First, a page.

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Wagner signs deal with Boeing for sustainable fuel development

written by Jake Nelson | April 22, 2024

Sustainable aviation fuel (SAF) being pumped into Boeing’s ecoDemonstrator. (Image: Boeing)

Toowoomba Wellcamp Airport owner Wagner has signed a memorandum of understanding with Boeing to help develop a local sustainable aviation fuel (SAF) industry.

Wagner Sustainable Fuels has started design and construction on a new SAF blending facility at Wellcamp and will work with Boeing to collaborate on growing SAF capabilities to meet rising local airline demand for jet fuel, which is tipped to grow by 75 per cent over the next 25 years.

“In collaboration with Boeing, the Wellcamp blending facility will demonstrate the greenhouse gas emissions reduction benefits of SAF for our customers, provide a focus for federal and state policymakers and introduce the supply chain to this potential AUD$3 billion+ per year industry,” said Matt Doyle, CEO, Wagner Sustainable Fuels.

“We’re proud to contribute to the building blocks of a sovereign SAF production industry with this Australian-first facility and anticipate by the end of 2024, this facility will mark the start of the supply of SAF in Australia on a consistent basis.”

The new facility will blend SAF in line with international aviation regulations. According to Kim Camrass, sustainability lead at Boeing Australia, New Zealand & South Pacific, the deal is a step towards fulfilling the 2023 Boeing/CSIRO SAF Roadmap, which identified Australia as being in a “prime position” to develop a domestic SAF industry.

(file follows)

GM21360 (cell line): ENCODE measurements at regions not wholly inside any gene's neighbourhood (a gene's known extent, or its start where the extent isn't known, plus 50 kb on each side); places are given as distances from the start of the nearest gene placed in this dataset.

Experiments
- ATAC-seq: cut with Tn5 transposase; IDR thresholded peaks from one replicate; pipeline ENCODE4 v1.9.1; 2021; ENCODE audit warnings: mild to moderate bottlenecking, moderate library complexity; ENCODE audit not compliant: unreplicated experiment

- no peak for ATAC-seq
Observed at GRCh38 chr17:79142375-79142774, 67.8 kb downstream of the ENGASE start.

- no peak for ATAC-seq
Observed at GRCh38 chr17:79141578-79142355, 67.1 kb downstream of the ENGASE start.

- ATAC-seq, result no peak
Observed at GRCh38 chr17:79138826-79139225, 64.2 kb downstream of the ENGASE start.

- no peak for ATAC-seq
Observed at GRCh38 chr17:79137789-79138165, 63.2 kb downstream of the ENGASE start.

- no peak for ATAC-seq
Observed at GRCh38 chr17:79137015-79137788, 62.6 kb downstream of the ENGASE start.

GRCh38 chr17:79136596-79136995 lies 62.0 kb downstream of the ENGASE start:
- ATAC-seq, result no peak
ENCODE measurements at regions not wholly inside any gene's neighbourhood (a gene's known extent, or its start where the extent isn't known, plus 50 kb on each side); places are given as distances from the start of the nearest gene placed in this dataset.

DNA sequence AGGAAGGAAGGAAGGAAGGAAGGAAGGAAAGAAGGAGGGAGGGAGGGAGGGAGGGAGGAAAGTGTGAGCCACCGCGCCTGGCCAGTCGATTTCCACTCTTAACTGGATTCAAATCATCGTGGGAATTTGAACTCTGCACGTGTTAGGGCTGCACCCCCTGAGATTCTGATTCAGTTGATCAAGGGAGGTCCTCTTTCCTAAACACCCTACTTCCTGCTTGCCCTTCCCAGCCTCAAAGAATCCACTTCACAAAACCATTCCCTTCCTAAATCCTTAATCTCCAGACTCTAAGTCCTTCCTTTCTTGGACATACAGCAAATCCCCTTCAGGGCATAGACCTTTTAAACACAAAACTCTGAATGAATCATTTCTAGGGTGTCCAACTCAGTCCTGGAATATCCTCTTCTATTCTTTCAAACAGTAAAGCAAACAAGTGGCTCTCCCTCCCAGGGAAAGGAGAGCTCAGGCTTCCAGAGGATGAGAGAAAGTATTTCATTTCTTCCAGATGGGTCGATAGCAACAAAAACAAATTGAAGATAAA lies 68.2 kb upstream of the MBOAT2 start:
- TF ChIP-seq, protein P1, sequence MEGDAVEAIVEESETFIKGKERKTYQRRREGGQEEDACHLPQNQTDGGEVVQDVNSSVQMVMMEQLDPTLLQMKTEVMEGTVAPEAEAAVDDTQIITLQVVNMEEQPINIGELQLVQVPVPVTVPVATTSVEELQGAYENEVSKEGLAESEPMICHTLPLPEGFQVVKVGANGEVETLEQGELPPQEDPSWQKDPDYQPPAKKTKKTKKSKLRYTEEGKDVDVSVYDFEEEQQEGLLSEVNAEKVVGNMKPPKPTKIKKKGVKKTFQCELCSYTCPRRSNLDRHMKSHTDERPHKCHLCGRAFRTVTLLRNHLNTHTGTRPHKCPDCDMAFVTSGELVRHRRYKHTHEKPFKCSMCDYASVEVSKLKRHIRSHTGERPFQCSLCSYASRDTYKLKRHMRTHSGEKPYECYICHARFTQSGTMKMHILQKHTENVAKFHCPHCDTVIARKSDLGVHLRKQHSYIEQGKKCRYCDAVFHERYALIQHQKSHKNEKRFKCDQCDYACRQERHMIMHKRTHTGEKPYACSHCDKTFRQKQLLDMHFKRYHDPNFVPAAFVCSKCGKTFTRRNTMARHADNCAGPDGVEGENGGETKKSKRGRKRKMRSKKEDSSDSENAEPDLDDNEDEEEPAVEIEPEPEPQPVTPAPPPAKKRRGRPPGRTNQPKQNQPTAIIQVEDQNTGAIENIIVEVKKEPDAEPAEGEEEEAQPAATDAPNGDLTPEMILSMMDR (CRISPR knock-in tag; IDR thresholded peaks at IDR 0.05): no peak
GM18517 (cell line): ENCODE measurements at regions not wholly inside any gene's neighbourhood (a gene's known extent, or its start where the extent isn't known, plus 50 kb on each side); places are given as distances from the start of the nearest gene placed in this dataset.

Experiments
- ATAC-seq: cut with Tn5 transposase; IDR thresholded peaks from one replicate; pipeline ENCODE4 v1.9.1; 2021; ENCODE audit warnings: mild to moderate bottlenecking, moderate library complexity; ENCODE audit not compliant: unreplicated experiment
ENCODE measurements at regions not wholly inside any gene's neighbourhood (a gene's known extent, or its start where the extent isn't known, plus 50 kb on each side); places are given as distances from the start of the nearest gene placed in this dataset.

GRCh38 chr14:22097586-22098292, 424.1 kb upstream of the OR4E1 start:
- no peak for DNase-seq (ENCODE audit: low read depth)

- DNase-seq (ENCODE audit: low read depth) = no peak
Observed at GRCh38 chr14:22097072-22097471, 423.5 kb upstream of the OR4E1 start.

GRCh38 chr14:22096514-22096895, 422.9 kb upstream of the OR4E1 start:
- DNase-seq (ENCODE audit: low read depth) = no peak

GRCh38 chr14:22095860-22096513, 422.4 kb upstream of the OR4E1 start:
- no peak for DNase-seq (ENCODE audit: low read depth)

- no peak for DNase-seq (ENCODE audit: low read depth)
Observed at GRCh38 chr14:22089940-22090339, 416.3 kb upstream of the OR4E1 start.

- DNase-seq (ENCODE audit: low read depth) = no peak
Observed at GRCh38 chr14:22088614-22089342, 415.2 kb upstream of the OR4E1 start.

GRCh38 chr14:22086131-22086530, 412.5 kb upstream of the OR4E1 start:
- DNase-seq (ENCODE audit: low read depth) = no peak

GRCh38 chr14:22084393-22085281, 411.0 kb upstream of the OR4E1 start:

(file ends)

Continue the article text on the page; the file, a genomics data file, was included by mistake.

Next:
“Wagner’s sustainability goals align with Boeing’s work to advance aviation decarbonization and energy security through renewable energy including SAF, advanced technologies, operational efficiency, and fleet renewal,” said Camrass.

“We’re working closely with the Australian Government’s Jet Zero Council to overcome the challenges required to build a domestic SAF industry, such as feedstock availability, supply chain constraints and aligning to international standards.”

According to the roadmap’s author, CSIRO senior manager Max Temminghoff, Australia is in a good position to develop a domestic SAF industry but needs to address key challenges such as feedstock availability, supply chain issues, and international standards and regulations.

“By actively working to liberate feedstocks, the roadmap estimates that Australia is currently sitting on enough resources to produce almost 5 billion litres of SAF by 2025. This could supply nearly 60 per cent of jet fuel demand projected for that year,” he said last year.

“That’s enough fuel to power 640,000 Melbourne to Sydney return flights on a Boeing 737. Through a combination of feedstocks and mature technologies, a large and growing portion of Australia’s jet fuel demand can be met with local materials such as agricultural waste and residues.”

These materials, which include sugarcane, sawmill residues, and municipal solid waste, can be turned into SAF through processes including Alcohol-to-Jet and Fischer-Tropsch, the latter of which is currently being conducted at the CSIRO’s Perth lab.

Qantas, which is working with Boeing rival Airbus on the “Project Ulysses” SAF plant in northern Queensland, has previously called for a SAF blending mandate similar to those in jurisdictions such as the UK, USA, Europe and Japan.

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